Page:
The general scarcity of ammunition makes for more considered gunplay, as does sluggish character movement and the absence of automatic health regen. There are plenty of stretches in which combat can’t be avoided – bunkers full of giant spiders, for instance, and a bossfight with a bear large enough to plough through cover – but Artyom is no Master Chief. Given the choice, you’ll probably hold fire more often than not, scouting positions through your binoculars, then sneaking around them after sunset with the aid of night vision and motion trackers. I think there’s more, however, to this ethos of restraint than the heart-stopping click of an empty chamber. Like many a video game narrative greased by shooting before it, Metro wants you to question the role violence plays in its world. Unlike most such games, it goes about this convincingly.
Partly, that’s because it isn’t really an open world game, however much it might resemble one. There are only two wasteland environments that feel anything like Far Cry; the rest are roomy canyons or winding, scripted corridor encounters in the style of Half-Life. Nor are these maps systematised to the gills, as in the average Ubiworld: there are no territory bars to fill, no thickets of side-mission categories to hack through, no outposts to cleanse and turn into fast travel points. Each region has its spread of optional weapon and gear upgrades, and as in Far Cry 3, you can tag objects of interest through your binoculars, but all of your objectives are bespoke, part of the main plot or a slight departure from it. If the game is to some degree a response to the open world, Metro’s borrowings from that genre are as delicate, as thoughtful as the process of dividing up crafting ingredients between ammo and health kits. As such, it stands firm against the open world’s propensity for empty, cyclical violence in the name of piecemeal content drops.
Beyond that, it’s a game in which you’ll often leave people alive because they appear to be, well, people, even when bluntly labelled “THUG”, “TRIBAL” or “BANDIT” in dialogue, and even – or perhaps especially – when committing obscenities. Metro harbours plenty of anomalous mutants, unhinged sorts and predatory animals who can be gunned down with impunity. The writing can also be very clumsy, not least because Artyom only speaks during (lengthy) load-break voiceovers, which means you sometimes feel like a post-apocalyptic Lassie. “What’s that Artyom? You say Anna’s fallen down the hole into the underground biowaste disposal plant?” But the game’s wealth of incidental overheard chatter is good at making you question those dialogue labels, thinking about the grayzone between stranger and enemy.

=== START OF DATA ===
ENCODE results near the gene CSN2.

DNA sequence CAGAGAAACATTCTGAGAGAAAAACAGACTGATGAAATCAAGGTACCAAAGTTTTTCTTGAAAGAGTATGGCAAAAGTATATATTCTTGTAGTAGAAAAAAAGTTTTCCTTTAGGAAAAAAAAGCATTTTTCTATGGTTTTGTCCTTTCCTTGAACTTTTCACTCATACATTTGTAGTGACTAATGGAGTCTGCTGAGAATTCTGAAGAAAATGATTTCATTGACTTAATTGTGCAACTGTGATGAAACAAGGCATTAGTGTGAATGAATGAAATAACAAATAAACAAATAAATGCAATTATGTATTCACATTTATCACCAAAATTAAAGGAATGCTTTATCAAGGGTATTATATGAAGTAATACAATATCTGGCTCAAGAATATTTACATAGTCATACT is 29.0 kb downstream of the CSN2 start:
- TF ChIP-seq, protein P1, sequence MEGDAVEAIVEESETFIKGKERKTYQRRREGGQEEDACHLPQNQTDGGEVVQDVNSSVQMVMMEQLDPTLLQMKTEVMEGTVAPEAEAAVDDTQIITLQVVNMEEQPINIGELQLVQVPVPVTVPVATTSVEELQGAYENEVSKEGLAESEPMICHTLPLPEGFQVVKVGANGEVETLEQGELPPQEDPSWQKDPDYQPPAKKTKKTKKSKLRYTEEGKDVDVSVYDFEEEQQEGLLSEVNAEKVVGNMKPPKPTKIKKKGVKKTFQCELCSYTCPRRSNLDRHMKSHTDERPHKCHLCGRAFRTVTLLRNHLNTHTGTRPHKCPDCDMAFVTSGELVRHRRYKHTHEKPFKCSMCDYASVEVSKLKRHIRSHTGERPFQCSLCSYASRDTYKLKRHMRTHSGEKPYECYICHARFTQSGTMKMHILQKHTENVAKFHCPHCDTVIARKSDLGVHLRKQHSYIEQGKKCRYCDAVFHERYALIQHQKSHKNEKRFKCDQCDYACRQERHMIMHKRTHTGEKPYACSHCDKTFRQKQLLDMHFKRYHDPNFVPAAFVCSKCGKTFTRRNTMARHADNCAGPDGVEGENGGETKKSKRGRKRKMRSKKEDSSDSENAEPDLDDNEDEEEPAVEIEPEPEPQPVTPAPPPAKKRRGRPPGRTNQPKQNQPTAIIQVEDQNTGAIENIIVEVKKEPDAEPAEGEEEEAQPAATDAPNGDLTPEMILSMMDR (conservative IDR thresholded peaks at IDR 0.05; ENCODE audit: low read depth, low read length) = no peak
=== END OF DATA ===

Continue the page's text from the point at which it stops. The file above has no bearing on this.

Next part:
Besides clownish rants about rape and pillage, you’ll hear bandits grumble about their leader’s decisions, joke about lazy friends, muse about the lives they nearly led, comment on the weather. Far to the east there’s a forest tribe who are undergoing an existential crisis about whether killing can be justified in self-defence: while sneaking around their encampment, you’ll overhear arguments about whether to actively hunt intruders or just chase them away. In the Caspian Sea, oilmen turned false prophets have enslaved the surrounding tribes: their followers are fanatical and armed to the teeth, but they are still victims of exploitation, and if you’re surgical, there are ways you might spare them.
Stealth is valuable, here, not just because it’s more economical or less risky, but because it allows you to get close to these lives, pull the two sides of Metro Exodus together. While touring a treehouse settlement at night I encountered a sentry sitting at a small table, lost in thought. On the table there were books, dented crockery, faded pictures of children – a small, candlelit circle of belongings and memories. I spent a few moments looming over the man, the kill/stun HUD prompts framing the back of his head, thinking about Artyom’s own bedside table back on the train, with its sunflower-pattern linoleum and typewriter, and about the miles of hungry emptiness all around us. It doesn’t take much to suggest that a fictional construct might have an inner life, a value apart from its value as a pleasing hazard or an inconveniently mobile collection of resources. It’s a bit of an indictment of games, or at least of blockbuster action games, that this feeling has become a novelty. We need more experiences like Metro Exodus that know how to resist empty bloodshed and kindle such closeness, finding the warmth in the wasteland.